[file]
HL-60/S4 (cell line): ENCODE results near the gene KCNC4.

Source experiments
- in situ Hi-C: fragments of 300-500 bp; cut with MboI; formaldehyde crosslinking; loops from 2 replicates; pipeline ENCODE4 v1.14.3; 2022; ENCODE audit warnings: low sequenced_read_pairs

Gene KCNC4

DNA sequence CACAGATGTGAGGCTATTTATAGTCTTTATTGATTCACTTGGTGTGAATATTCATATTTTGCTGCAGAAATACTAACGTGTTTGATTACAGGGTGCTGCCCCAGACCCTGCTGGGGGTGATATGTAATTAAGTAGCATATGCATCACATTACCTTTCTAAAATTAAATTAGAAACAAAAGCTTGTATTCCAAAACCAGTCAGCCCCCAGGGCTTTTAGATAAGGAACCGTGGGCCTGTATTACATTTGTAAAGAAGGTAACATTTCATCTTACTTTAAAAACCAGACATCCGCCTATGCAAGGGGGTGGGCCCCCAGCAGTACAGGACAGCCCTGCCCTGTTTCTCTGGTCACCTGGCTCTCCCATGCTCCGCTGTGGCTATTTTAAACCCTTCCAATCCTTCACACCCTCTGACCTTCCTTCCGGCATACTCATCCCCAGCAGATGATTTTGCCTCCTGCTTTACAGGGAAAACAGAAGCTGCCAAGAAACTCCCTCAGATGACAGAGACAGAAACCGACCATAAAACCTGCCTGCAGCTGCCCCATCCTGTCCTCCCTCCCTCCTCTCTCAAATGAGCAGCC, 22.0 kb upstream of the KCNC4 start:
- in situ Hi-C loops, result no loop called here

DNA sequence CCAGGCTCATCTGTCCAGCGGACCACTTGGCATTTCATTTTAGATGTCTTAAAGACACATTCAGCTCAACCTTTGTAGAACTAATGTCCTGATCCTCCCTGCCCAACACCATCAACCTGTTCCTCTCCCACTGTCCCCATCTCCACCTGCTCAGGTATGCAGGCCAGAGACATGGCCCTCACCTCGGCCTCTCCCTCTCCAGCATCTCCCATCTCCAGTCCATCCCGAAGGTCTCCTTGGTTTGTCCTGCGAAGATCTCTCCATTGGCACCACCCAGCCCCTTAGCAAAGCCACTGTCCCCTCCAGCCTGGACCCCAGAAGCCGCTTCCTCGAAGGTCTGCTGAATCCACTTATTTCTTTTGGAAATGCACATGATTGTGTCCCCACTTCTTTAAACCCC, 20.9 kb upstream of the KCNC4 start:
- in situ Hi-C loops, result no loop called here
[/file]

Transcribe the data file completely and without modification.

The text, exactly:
HL-60/S4 (cell line): ENCODE results near the gene KCNC4.

Source experiments
- in situ Hi-C: fragments of 300-500 bp; cut with MboI; formaldehyde crosslinking; loops from 2 replicates; pipeline ENCODE4 v1.14.3; 2022; ENCODE audit warnings: low sequenced_read_pairs

Gene KCNC4

DNA sequence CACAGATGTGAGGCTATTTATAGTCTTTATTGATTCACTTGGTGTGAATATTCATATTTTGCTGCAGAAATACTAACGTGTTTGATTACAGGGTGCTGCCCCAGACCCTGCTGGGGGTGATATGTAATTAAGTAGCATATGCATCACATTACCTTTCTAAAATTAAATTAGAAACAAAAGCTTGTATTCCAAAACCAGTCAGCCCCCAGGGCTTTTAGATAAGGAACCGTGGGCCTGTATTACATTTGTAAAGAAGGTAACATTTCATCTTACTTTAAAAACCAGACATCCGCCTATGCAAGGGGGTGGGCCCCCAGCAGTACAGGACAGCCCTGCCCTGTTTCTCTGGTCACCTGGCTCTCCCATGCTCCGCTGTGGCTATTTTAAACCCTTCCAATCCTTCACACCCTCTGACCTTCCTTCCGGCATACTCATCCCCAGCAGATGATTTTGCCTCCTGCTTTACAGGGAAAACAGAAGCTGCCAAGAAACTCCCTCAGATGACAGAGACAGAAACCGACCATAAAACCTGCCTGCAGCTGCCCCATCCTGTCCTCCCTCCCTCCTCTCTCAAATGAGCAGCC, 22.0 kb upstream of the KCNC4 start:
- in situ Hi-C loops, result no loop called here

DNA sequence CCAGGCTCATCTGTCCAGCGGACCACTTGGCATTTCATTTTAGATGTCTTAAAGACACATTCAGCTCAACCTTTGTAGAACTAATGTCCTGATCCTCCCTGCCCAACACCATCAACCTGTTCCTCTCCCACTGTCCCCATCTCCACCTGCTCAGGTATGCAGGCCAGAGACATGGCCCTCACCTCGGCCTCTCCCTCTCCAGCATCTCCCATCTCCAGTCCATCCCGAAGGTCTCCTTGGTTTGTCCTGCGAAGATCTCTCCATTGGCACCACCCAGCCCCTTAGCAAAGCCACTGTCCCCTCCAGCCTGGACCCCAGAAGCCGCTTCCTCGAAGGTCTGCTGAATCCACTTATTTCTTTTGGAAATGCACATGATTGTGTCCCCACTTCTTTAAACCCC, 20.9 kb upstream of the KCNC4 start:
- in situ Hi-C loops, result no loop called here